Berlioz Symphonie Fantastique - SCO & Ticciati - National Public Radio
This is an agile, feline Fantastique, especially in the final two movements - The 'March to the Scaffold' and 'Dream of a Witches' Sabbath' - where the macabre and melodramatic play out in musical hallucinations.
Thinking his love is unrequited, Berlioz poisons himself with opium which, instead of killing him, plunges him into a nightmare: He murders his beloved and is led to the scaffold for beheading. Ticciati builds the movement with suspense, from the eerie distant timpani and muted brass to swirling strings and snorting tubas. At the end, Smithson's memory, in a deranged little clarinet riff, flashes across the composer's mind just before the blade drops. Ticciati's brass and percussion deliver the swift blow and the head falls with a kerplunk and the crowd cheers in a brass fanfare.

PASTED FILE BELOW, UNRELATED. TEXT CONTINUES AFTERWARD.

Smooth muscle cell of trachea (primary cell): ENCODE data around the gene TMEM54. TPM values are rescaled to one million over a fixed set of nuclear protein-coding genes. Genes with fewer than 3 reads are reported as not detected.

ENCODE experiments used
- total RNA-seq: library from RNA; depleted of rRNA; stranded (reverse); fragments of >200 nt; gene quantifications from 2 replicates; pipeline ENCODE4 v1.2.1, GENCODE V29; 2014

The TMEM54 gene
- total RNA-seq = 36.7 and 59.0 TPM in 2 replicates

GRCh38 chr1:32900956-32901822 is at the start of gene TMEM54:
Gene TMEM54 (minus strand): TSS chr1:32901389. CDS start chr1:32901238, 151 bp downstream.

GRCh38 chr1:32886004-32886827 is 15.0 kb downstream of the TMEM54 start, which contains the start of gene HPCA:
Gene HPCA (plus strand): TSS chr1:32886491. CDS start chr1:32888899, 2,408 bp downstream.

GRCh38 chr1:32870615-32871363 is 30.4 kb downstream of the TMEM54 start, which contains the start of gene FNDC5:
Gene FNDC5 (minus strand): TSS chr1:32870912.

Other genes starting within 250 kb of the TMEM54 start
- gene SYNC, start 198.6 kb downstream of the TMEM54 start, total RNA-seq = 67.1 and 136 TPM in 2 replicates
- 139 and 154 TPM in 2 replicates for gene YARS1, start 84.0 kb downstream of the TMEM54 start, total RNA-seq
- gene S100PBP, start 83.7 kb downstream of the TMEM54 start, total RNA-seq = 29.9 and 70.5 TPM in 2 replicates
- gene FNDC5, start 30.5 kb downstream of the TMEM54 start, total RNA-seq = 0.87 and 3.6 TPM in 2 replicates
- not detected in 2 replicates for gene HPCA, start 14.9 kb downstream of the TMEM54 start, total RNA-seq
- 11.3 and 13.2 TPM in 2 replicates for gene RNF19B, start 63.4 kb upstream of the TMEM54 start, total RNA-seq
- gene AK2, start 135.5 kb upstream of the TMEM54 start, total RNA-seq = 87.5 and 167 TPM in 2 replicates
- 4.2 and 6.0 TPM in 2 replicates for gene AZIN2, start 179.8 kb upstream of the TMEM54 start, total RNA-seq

At his own funeral, Berlioz sees an orgy of witches and ghosts, and among them drifts Smithson herself. It's hard to imagine being an audience member in 1830, listening to Berlioz's bacchanal of otherworldly (and innovative) sounds, including squealing clarinets, the tolling of real bells and the skeletal tapping of violin strings with the wooden part of the bow.
It all sounds fresh and potent in Ticciati's hands, with the SCO players giving their all in the symphony and the sprightly overture from Béatrice and Bénédict that follows. Linn records, the audiophile label from Scotland, has captured the orchestra in lustrous sound. I suggest you turn this one up loud.